Thoughts from the NCVO political conference (part 2)

After discussing the (potentially?) changing role of VCOs in the political sphere, the panel at NCVO's political conference last week moved on to address a question about the place of the VCS within the different political parties' visions for society. Or to use the turn of phrase of the questioner: 'Is the government/VCS love-in just a trend or is it here to stay?'

Shaun's view was that VCOs are becoming an arm of government and are too cowardly to resist this. As to whether this would continue, he put the ball firmly in our court but I got the feeling that he'd like the relationship to change, otherwise in his view the shape of the sector would change (clearly in his mind for the worse).

Rushanara felt that the different political parties had different agendas in relation to the VCS but when challenged to elaborate was unable to. I think she was expressing a feeling that I've heard expressed by many others, which is that although on the surface the political parties are saying similar things, surely there are some differences behind it. It's just hard to pin these down.

Peter had tried earlier in the debate to explain different historical perspectives, claiming that Conservative ideology fits more closely with ideas about philanthropy and community action than Labour ideology, which he desribed as traditionally hostile. This led to disagreements with Yasmin and audience members about the positives (or otherwise) of Victorian philanthropy! As for whether the current love-in would last, Peter felt it was here to stay as civil society is such an important part of the British public domain.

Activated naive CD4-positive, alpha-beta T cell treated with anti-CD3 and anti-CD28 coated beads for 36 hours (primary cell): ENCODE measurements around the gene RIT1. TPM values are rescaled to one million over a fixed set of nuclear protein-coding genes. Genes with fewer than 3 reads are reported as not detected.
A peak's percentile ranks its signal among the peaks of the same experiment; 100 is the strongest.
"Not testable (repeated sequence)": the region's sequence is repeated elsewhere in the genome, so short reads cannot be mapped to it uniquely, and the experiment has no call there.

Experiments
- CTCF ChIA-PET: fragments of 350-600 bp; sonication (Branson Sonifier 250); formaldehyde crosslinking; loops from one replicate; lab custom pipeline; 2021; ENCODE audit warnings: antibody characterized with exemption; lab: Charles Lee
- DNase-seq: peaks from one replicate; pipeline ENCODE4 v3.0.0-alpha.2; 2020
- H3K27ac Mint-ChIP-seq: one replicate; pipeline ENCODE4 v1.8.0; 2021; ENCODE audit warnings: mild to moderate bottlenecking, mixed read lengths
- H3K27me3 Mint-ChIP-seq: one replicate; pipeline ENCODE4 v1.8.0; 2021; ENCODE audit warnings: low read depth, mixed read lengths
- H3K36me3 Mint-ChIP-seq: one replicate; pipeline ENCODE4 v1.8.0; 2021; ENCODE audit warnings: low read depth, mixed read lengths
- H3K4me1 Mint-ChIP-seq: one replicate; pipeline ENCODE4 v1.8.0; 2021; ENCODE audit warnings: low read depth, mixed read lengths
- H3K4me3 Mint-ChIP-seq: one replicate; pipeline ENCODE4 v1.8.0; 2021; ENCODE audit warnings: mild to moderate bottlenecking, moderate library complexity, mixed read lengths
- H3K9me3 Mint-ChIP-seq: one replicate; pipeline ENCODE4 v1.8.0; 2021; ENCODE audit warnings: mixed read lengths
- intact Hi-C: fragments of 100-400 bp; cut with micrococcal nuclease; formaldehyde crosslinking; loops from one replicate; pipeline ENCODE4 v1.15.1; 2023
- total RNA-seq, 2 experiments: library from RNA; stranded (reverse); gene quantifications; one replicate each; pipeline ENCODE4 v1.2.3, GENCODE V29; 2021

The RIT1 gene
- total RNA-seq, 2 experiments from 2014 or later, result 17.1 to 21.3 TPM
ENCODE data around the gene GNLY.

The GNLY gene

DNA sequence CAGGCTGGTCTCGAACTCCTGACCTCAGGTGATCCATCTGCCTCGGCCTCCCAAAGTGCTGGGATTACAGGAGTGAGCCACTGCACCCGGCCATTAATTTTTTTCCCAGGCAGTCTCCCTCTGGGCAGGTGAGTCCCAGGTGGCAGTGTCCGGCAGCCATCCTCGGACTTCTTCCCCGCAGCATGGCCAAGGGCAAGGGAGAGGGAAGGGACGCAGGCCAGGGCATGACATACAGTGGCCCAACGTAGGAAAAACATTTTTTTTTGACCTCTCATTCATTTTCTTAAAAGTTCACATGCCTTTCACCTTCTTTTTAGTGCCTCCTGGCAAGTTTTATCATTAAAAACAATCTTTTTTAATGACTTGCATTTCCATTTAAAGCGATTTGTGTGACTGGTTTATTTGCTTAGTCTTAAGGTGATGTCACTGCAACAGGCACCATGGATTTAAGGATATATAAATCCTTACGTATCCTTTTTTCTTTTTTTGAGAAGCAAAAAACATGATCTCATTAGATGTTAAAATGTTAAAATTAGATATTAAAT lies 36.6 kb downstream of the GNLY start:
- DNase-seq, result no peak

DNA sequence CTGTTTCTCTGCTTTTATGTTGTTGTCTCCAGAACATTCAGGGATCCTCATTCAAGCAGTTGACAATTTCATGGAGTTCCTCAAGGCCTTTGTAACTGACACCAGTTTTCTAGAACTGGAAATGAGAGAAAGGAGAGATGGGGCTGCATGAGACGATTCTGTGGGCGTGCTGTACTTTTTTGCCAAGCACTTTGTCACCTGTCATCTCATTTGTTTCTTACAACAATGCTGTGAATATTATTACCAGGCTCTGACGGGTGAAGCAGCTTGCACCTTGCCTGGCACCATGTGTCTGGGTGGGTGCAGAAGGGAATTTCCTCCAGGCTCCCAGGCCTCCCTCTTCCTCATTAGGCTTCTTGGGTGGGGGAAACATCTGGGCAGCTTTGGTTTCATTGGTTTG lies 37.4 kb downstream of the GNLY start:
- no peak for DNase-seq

For my part, linking back to the last post about changing political engagement, I think that the role of civil society will continue to be recognised by all political parties as they struggle to both re-engage citizens with decision making and reform public services. Shaun is right that this in turn will influence the contours and characteristics of civil society, though I draw different conclusions about the pros and cons of this. The important thing will be for civil society to be confident and proactive in shaping future relationships with the state as the environment changes.

What do you think?

Last updated at 15:08 Mon 18/May/09.
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